1. Force Majeure
According to Article 23 of the ILC Articles, a plea of force majeure must be a result of irresistible forces or unforeseen events that:
- are beyond the control of the State, and
- make it materially impossible to perform the obligation.
Given the rapid spread of COVID-19, States can hardly run as usual without putting in danger large segments of their population. Nonetheless, States have many different choices to address the crisis. An incorrect choice may undermine a potential plea of force majeure.
There are also certain obligations of States that may not be impossible to perform despite the existence of the COVID-19 pandemic. It would not been unforeseeable for future arbitral tribunals to find that certain obligations were not impossible to perform, despite the COVID-19 pandemic, defeating this defense.
2. State of Necessity
A state of necessity is another defense that may be invoked by States in relation to their acts to fight the COVID-19 pandemic, should claims arise.
According to Article 25 of the ILC Articles, a state of necessity must meet the following conditions:
- The State faces a grave and imminent peril.
- The peril threatens an essential interest of the State.
- The State’s act is the only means to safeguard this interest.
With respect to health and welfare, the tribunal in National Grid v. Argentina ruled that an essential interest depends on the circumstances of each case.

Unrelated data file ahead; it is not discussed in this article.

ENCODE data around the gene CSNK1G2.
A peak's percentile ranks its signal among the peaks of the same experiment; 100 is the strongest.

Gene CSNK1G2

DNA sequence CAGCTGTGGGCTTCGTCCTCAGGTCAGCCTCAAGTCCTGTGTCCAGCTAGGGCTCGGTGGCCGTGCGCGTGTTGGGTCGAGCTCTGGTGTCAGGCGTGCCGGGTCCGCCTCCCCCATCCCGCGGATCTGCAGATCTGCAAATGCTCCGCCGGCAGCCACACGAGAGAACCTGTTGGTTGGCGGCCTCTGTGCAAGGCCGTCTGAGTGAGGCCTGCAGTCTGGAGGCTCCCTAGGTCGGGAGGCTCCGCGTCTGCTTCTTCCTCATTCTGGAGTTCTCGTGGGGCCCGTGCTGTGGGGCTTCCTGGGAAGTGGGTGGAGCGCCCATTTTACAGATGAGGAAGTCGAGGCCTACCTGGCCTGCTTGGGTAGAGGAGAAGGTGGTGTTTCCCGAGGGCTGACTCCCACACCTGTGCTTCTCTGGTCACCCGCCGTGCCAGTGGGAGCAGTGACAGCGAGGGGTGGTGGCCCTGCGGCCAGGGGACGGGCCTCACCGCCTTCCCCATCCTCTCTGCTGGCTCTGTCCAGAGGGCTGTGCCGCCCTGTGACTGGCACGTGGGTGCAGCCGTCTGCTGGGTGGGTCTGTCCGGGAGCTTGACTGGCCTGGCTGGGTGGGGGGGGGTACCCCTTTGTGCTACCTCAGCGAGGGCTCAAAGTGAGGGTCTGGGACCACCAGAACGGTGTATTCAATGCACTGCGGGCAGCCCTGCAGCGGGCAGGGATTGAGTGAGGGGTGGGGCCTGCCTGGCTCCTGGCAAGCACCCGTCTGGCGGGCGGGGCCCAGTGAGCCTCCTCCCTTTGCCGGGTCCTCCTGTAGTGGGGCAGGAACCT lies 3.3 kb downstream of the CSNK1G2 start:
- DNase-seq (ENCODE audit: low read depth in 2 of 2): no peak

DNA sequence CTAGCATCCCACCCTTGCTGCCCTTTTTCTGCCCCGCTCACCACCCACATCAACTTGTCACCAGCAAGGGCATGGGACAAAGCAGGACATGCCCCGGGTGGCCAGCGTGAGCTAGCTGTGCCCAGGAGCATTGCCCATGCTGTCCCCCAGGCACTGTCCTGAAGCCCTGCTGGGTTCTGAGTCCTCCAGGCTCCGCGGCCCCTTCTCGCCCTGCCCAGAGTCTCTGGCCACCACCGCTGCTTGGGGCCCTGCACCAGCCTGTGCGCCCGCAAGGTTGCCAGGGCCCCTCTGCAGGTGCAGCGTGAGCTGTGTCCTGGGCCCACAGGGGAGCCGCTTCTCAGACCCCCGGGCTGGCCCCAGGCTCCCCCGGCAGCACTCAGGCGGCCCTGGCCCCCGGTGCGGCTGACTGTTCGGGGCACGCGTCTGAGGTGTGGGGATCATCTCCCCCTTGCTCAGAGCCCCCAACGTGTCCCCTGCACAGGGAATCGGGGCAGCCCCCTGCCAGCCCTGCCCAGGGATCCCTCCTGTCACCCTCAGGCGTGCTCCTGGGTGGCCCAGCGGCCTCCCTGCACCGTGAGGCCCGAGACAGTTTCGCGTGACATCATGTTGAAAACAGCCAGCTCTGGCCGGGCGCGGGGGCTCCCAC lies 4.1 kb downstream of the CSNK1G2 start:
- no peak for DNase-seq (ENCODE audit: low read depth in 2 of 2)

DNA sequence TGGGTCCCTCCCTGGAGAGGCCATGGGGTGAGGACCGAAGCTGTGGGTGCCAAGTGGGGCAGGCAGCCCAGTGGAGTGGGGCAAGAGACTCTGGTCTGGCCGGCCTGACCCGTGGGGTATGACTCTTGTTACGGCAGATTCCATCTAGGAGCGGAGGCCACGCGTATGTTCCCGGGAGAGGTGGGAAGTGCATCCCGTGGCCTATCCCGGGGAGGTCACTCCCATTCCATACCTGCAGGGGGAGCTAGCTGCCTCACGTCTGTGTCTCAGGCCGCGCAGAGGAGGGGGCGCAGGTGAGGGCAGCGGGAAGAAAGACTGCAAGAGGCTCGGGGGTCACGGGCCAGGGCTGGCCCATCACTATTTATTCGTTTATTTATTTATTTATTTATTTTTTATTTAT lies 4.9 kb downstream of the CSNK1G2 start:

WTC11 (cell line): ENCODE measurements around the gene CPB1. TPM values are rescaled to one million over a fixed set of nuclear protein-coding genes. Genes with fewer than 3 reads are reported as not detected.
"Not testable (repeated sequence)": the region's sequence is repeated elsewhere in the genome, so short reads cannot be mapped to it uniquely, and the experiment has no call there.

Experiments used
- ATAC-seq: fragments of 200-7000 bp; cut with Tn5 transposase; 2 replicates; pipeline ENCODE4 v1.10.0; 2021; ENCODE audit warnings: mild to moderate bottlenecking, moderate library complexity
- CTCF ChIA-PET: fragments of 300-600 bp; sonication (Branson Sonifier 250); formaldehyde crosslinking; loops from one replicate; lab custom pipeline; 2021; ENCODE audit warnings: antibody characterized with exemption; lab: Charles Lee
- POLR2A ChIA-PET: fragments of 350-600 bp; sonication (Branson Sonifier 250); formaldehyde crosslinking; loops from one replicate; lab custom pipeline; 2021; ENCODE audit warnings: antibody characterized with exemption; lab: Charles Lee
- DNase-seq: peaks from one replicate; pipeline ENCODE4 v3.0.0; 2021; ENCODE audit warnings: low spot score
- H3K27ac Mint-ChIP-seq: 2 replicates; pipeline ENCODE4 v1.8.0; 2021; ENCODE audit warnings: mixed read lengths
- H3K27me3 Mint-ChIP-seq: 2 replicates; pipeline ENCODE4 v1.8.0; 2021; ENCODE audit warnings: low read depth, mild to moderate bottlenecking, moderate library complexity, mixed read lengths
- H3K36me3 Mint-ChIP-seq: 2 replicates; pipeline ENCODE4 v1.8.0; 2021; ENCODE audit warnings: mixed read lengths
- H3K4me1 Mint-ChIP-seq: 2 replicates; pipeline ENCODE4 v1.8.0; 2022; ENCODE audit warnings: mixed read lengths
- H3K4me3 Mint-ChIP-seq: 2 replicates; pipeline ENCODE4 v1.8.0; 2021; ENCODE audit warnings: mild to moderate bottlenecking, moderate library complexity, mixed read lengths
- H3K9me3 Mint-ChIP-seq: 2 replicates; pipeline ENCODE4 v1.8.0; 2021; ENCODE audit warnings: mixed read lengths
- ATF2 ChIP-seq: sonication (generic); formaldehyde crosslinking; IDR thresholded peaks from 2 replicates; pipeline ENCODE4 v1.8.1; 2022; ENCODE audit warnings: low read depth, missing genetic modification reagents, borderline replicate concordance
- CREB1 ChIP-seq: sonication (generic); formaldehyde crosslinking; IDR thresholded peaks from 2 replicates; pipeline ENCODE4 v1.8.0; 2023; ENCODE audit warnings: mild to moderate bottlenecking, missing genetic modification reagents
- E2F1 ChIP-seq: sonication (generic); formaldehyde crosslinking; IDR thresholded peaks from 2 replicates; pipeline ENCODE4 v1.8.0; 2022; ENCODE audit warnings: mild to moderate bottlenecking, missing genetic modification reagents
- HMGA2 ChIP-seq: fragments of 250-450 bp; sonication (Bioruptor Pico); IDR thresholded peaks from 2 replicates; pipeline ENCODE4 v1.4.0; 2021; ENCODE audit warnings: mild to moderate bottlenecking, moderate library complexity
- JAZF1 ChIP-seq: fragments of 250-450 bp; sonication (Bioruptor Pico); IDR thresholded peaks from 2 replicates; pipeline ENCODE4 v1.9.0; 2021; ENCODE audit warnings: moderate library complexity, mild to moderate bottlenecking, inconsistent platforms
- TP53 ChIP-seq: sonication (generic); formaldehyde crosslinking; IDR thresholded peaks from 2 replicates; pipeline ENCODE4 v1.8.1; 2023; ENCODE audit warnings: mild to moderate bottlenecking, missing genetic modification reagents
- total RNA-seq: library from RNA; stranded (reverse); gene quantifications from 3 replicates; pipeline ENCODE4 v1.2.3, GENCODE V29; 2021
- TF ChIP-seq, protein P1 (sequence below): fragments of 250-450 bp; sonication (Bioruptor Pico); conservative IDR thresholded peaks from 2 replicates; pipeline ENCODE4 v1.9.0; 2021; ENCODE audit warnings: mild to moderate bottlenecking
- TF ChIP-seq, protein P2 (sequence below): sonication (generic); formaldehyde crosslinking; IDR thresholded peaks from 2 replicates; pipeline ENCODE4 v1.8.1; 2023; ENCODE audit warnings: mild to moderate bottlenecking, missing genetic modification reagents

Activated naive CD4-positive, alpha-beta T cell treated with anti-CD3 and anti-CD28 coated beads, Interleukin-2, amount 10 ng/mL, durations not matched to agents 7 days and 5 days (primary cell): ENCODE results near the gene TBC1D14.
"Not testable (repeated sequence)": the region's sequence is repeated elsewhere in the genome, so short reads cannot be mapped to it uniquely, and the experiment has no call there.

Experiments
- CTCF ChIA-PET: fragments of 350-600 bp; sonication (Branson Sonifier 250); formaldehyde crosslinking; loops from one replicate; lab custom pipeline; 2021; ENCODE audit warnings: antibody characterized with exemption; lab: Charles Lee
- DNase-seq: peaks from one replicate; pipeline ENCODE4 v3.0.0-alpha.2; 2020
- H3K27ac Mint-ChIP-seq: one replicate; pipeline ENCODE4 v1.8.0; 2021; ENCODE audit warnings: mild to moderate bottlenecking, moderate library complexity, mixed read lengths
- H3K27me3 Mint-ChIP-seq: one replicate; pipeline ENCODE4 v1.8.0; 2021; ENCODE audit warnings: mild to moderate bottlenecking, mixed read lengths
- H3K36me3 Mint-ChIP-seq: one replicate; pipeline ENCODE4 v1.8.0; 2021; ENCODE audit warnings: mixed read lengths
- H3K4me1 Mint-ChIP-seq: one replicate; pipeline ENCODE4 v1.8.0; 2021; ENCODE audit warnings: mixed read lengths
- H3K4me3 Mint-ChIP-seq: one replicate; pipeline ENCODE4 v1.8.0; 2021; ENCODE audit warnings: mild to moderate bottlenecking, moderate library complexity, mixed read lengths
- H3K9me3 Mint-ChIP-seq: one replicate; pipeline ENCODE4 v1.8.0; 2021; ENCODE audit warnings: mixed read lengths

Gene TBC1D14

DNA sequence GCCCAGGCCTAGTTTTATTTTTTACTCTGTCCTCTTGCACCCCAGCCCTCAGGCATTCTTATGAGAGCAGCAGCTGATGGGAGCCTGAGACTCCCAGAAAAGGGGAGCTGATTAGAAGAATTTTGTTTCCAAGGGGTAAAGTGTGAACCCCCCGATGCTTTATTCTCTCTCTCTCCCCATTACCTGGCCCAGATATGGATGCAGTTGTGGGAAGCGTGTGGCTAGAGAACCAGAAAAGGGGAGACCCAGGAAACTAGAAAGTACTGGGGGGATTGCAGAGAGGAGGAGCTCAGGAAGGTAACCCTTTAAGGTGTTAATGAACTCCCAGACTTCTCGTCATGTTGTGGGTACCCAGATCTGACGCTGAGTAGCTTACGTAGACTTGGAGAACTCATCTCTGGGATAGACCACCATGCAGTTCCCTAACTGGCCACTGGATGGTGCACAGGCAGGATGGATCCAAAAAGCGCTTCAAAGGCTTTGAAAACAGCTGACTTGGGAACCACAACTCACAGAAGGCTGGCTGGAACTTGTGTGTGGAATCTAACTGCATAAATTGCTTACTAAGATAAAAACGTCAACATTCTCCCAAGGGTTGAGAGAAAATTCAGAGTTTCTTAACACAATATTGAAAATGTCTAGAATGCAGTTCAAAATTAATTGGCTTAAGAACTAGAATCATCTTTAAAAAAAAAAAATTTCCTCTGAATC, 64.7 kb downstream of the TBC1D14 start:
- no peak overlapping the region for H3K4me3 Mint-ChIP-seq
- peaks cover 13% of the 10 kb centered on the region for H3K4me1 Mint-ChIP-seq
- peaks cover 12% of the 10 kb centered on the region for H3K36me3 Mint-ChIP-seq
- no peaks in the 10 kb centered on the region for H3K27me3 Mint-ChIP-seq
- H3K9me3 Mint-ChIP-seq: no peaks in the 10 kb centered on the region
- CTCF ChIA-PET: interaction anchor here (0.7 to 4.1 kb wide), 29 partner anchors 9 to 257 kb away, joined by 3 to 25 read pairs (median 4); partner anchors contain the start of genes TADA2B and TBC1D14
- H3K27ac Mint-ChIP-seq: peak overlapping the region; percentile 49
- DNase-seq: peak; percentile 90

In the instant case, the actions of the Respondent had as an objective the protection of social stability and the maintenance of essential services vital to the health and welfare of the population, an objective which is recognized in the framework of the international law of human rights.
The COVID-19 pandemic is clearly a grave an imminent peril that threatens an essential interest of every State. It is an imminent peril that puts in danger the State’s population and its health system. The COVID-19 disease has shown itself to be a real threat, although the total number of victims remains unknown.
However, it can always be debated as to whether particular acts taken by States are the only means to safeguard an important interest, as the very different reactions of States to confront the COVID-19 pandemic in fact illustrate.
While the international community tries to define robust guidelines to tackle the pandemic, States should be aware that unless the means taken are the only means to safeguard what are clearly essential interests, a defense of the state of necessity may fail as a matter of public international law.
 Swisslion DOO Skopje v. Macedonia, ICSID Case No. ARB/09/16, Award, 6 July 2012, ¶ 273.
 LG&E Energy Corporation v. Argentine Republic, ICSID Case No. ARB/02/01, Award, 25 July 2007, ¶ 109.
 LG&E Energy Corporation v. Argentine Republic, ICSID Case No. ARB/02/01, Decision on Liability, 3 October 2006, ¶ 259.
 LG&E Energy Corporation v. Argentine Republic, ICSID Case No. ARB/02/01, Decision on Liability, 3 October 2006, ¶ 139.
 Sempra Energy International v. The Argentine Republic, ICSID Case No. ARB/02/16 Award, 28 September 2007, ¶ 304.
 Sempra Energy International v. The Argentine Republic, ICSID Case No. ARB/02/16 Award, 28 September 2007, ¶ 303.
 Commentary to Article 23 of the ILC’s Articles, ¶ 2.
 Commentary to Article 25 of the ILC’s Articles, ¶ 1.
 National Grid plc v. The Argentine Republic, UNCITRAL Case, Award, 3 November 2008, ¶ 245